3 Ways to Trigger Impulse Sales with Store Fixtures

Customers in your checkout queue are your captive audience. You have their time and their attention. Why not also have a share of their wallet? There is perhaps no better time to present your customers with products that will entice their spending impulse and capitalize on their intentions than in the queue. And there’s only one thing you need more than the right products to facilitate the process. You need the right store fixtures.

Merchandising in the queue increases impulse buying up to 400% but you need the hardware to make it happen. Bring store fixtures into any existing queue for versatile standalone merchandising. Bonus: By keeping waiting customers busy, you reduce perceived wait-times, too!

Here are 3 ways to trigger impulse sales in your queue with the help of store fixtures:

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4 Clear Cut Ways to Keep Wait Times and Service Rates on Track

Customers will only wait so long. And service agents can only work so fast. So, what’s the formula for keeping wait times in check and service rates moving along at a productive rate? Even knowing that customers arrive at often unpredictable rates and transaction times can rise and fall in often unpredictable ways, you can optimize your success with the right analytics at your fingertips. When it comes to queuing, footfall analytics can provide the insight you need.Continue Reading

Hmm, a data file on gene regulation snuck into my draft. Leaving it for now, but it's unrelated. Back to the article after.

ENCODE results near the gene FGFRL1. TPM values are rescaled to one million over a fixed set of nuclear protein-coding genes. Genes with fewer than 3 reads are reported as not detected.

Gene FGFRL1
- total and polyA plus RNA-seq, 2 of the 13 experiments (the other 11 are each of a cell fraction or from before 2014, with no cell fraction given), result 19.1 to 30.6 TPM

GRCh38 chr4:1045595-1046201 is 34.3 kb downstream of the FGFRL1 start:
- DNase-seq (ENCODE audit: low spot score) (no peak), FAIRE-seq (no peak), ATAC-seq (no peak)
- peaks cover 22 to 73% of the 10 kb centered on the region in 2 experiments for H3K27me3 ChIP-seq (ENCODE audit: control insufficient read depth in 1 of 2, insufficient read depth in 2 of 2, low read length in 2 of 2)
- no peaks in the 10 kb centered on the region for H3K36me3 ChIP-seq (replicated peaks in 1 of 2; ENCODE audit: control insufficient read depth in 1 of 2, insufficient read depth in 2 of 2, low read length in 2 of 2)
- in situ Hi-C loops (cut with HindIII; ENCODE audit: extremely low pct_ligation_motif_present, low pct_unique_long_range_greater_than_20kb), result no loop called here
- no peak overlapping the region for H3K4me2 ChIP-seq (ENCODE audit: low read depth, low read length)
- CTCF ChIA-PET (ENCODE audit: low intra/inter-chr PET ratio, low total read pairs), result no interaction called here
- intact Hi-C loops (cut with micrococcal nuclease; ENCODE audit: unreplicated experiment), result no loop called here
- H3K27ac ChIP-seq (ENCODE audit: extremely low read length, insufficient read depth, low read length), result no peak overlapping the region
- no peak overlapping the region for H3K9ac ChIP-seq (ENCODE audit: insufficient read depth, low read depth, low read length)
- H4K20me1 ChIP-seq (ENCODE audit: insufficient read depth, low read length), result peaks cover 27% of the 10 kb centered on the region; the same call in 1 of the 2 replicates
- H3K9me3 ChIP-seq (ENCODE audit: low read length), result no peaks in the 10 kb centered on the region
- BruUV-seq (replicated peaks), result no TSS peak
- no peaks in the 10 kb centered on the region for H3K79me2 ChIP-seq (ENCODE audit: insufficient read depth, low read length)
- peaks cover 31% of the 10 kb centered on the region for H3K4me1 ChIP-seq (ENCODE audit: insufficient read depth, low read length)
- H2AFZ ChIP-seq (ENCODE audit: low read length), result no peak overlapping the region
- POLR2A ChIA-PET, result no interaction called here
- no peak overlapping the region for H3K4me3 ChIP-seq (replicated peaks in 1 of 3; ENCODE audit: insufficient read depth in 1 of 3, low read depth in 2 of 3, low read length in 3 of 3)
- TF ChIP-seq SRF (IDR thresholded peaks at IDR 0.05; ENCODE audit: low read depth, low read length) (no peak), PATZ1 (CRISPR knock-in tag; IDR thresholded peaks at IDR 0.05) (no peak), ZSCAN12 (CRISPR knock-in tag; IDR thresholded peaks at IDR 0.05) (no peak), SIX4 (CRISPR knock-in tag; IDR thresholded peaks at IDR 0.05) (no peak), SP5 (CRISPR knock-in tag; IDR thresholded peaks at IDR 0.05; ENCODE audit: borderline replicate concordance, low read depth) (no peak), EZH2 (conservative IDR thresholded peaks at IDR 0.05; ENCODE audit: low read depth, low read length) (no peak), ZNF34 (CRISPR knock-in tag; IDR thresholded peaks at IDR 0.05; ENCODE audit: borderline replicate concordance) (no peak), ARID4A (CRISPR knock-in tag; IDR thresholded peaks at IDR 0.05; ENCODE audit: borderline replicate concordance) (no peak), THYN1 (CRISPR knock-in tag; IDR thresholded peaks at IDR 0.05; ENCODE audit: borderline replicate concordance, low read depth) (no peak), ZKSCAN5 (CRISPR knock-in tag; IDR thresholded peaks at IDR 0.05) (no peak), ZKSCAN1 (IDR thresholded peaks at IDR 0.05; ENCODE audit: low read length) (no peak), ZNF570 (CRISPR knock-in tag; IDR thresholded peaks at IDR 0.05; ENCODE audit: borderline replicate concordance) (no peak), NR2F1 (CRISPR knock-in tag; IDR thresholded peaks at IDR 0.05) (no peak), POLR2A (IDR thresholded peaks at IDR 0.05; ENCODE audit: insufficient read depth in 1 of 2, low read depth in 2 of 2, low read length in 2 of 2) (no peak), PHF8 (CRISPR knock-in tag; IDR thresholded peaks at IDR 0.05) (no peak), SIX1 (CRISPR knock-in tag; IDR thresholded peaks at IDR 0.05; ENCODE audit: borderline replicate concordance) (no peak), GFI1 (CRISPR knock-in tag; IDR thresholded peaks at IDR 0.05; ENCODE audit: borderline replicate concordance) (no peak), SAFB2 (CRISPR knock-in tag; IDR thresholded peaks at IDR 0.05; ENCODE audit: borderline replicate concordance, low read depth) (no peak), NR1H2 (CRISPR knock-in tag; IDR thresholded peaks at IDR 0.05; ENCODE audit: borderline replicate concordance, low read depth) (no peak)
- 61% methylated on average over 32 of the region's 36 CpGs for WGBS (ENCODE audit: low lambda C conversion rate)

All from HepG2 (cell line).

4 Awesome Outcomes of a Well-Planned Queue

It can’t be emphasized enough that your queues/waiting lines are critical junctures in the customer experience. Business is quite literally won and lost when you ask customers to wait in line. Even a few minutes can make or break brand loyalty and a lifetime of sales from each customer.

Consider these statistics:

  • A majority of customers (80-90%) would leave for another retailer just to experience a shorter checkout queue. (Romsey 1992)
  • People overestimate how long they’ve waited in a line by about 36 percent (NY Times)
  • Half of customers will purposely avoid a brand in the future if they must wait longer than 5 minutes. (Wall Street Journal)
  • Customers are likely to abandon a queue after only 2 or 3 minutes if it’s not moving fast enough. (Wall Street Journal)Continue Reading